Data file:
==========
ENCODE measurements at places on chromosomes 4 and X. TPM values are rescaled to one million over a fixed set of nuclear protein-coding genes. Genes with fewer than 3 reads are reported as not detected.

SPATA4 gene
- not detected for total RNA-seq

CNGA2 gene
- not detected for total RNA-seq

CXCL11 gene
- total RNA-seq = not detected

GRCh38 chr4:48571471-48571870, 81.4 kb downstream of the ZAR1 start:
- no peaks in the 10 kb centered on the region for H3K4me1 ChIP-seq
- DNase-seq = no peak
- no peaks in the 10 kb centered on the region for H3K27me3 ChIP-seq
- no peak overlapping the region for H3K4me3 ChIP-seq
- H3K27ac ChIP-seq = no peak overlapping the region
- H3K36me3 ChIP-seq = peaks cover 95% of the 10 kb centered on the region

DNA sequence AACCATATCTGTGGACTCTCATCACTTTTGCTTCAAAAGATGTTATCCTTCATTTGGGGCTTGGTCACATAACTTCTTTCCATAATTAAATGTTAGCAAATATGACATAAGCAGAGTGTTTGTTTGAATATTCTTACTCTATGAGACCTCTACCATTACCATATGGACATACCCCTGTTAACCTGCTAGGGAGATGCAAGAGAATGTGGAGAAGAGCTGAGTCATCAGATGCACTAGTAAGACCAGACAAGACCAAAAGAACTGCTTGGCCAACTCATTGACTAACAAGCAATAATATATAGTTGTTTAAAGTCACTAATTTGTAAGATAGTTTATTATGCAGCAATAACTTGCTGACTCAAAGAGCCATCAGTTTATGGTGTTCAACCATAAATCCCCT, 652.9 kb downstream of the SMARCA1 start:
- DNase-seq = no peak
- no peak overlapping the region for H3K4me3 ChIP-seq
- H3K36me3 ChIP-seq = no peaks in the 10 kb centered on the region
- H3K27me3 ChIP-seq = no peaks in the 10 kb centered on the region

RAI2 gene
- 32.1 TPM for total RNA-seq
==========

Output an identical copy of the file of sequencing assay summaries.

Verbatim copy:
ENCODE measurements at places on chromosomes 4 and X. TPM values are rescaled to one million over a fixed set of nuclear protein-coding genes. Genes with fewer than 3 reads are reported as not detected.

SPATA4 gene
- not detected for total RNA-seq

CNGA2 gene
- not detected for total RNA-seq

CXCL11 gene
- total RNA-seq = not detected

GRCh38 chr4:48571471-48571870, 81.4 kb downstream of the ZAR1 start:
- no peaks in the 10 kb centered on the region for H3K4me1 ChIP-seq
- DNase-seq = no peak
- no peaks in the 10 kb centered on the region for H3K27me3 ChIP-seq
- no peak overlapping the region for H3K4me3 ChIP-seq
- H3K27ac ChIP-seq = no peak overlapping the region
- H3K36me3 ChIP-seq = peaks cover 95% of the 10 kb centered on the region

DNA sequence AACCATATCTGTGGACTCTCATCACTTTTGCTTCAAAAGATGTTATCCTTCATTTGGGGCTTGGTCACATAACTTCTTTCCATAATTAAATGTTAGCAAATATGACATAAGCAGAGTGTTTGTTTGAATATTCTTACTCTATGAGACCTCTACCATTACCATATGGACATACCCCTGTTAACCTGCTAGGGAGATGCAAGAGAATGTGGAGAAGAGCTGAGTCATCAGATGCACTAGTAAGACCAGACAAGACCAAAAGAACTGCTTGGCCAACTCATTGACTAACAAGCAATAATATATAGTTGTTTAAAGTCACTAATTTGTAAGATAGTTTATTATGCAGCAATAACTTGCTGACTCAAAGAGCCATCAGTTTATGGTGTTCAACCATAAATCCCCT, 652.9 kb downstream of the SMARCA1 start:
- DNase-seq = no peak
- no peak overlapping the region for H3K4me3 ChIP-seq
- H3K36me3 ChIP-seq = no peaks in the 10 kb centered on the region
- H3K27me3 ChIP-seq = no peaks in the 10 kb centered on the region

RAI2 gene
- 32.1 TPM for total RNA-seq